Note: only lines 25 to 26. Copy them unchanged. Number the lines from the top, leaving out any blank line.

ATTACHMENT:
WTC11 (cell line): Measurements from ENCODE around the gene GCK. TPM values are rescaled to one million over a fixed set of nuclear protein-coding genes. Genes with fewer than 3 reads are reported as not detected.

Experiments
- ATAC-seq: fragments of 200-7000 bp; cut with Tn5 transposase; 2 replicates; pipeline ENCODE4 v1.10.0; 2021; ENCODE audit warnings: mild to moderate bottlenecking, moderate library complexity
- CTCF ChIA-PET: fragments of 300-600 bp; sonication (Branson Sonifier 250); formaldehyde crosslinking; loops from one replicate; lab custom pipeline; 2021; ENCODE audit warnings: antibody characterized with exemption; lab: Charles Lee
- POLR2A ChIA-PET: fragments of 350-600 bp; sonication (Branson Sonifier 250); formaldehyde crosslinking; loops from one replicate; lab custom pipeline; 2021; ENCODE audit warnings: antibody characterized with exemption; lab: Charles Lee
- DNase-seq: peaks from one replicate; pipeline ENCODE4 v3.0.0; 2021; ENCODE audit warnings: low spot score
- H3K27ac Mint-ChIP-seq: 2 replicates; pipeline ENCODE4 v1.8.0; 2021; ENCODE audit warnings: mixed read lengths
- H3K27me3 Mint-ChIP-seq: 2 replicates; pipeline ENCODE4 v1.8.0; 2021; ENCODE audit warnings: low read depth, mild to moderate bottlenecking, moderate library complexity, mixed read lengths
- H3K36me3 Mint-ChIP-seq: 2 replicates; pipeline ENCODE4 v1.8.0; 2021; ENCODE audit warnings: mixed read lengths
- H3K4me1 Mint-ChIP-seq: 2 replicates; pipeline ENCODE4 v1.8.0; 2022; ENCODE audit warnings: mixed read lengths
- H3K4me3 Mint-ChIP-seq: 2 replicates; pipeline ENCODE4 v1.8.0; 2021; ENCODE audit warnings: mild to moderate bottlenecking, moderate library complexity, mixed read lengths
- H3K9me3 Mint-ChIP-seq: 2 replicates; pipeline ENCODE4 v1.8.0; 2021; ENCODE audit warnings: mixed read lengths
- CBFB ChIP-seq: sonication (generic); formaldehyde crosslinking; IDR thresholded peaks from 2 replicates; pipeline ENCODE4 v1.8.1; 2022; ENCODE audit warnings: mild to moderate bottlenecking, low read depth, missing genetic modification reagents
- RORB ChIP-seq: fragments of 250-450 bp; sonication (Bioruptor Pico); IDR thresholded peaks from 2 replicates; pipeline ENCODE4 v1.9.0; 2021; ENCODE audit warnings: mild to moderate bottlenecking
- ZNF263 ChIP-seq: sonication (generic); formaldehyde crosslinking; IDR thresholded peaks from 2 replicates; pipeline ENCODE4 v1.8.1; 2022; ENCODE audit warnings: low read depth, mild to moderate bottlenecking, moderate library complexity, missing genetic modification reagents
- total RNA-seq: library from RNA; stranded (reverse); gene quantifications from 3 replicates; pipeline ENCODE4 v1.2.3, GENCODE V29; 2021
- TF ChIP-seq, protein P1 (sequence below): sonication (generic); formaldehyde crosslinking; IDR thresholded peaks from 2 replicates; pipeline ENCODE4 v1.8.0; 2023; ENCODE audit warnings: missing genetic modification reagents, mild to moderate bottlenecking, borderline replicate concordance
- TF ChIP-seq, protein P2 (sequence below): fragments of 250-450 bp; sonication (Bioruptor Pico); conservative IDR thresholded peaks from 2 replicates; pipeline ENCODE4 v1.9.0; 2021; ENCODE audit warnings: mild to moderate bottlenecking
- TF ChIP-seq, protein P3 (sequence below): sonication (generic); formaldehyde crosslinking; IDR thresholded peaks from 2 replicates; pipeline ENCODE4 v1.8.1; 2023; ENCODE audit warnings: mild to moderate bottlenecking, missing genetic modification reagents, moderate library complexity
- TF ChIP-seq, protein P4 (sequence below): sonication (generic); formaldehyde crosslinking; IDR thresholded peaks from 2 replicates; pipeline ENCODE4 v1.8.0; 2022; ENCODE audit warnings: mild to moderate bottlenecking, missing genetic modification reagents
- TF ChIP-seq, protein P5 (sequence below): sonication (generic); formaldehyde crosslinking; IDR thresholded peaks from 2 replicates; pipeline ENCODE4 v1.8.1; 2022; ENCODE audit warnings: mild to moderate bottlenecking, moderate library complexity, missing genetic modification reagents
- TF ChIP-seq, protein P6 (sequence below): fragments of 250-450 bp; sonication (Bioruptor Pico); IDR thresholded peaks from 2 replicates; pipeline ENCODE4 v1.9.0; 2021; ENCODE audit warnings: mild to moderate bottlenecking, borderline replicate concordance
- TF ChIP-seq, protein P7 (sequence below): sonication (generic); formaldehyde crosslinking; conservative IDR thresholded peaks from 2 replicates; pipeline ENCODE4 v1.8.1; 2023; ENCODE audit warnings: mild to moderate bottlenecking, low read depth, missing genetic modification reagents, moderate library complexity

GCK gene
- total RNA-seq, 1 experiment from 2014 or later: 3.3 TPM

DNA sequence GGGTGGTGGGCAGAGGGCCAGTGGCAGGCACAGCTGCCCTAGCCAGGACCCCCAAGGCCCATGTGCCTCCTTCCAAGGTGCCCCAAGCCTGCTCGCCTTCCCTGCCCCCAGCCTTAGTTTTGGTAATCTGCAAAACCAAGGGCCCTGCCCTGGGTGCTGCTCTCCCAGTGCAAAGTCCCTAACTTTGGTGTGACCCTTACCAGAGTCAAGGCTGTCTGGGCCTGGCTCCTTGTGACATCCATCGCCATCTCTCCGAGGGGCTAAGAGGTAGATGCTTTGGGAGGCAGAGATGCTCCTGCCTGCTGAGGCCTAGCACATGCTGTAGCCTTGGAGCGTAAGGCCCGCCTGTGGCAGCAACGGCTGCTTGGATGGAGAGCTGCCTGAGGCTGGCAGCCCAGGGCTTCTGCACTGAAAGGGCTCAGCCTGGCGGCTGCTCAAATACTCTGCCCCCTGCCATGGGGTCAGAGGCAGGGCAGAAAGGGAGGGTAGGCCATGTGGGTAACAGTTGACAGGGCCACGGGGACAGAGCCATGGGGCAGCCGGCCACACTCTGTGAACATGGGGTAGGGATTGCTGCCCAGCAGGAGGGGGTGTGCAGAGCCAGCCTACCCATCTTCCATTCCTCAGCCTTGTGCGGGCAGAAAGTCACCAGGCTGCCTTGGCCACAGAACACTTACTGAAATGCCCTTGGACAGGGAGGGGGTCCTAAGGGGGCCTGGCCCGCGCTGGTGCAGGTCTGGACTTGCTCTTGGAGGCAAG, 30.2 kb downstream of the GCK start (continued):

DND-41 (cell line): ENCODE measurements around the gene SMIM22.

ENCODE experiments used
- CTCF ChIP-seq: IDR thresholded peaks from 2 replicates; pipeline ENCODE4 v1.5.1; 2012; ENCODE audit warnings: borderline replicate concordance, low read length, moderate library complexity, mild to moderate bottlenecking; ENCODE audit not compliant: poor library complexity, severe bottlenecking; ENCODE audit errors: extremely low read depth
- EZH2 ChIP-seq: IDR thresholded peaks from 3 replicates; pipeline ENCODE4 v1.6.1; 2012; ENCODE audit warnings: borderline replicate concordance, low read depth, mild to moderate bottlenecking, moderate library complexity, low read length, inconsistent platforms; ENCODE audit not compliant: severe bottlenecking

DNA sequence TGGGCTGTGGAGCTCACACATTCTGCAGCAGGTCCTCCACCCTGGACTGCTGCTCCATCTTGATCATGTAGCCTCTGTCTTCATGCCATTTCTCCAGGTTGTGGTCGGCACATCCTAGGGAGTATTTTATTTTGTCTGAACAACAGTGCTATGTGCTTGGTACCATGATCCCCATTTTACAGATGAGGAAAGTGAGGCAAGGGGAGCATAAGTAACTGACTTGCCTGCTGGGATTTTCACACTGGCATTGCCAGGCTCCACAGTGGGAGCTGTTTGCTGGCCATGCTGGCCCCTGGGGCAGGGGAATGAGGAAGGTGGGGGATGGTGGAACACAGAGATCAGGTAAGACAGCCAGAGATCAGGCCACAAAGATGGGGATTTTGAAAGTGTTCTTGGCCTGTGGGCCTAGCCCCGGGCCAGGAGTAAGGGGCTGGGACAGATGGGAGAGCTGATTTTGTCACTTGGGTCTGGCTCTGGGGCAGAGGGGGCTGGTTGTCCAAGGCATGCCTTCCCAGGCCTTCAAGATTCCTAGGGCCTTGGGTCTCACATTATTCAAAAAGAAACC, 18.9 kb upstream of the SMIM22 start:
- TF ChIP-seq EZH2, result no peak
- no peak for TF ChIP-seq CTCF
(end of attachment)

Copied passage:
- total RNA-seq, 1 experiment from 2014 or later: 3.3 TPM

DNA sequence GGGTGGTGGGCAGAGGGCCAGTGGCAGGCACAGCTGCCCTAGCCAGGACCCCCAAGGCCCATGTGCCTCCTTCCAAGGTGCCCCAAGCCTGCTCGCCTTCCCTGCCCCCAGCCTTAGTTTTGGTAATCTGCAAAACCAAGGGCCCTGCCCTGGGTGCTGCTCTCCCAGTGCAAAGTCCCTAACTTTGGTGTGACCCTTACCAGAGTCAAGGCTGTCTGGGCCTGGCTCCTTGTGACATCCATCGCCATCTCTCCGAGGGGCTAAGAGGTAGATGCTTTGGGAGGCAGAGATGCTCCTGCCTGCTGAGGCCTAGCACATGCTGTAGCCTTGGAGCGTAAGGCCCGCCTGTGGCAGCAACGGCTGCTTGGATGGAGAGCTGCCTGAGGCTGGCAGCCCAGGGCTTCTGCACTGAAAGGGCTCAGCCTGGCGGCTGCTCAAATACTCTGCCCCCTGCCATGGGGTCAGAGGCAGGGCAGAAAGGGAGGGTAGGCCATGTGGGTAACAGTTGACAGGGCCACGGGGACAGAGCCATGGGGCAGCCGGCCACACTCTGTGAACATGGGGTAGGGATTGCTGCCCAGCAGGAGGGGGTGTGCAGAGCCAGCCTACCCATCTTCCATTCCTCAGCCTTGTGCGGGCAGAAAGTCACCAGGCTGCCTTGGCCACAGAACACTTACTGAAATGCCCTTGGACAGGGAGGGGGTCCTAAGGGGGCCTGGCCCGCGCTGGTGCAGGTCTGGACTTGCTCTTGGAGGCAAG, 30.2 kb downstream of the GCK start (continued):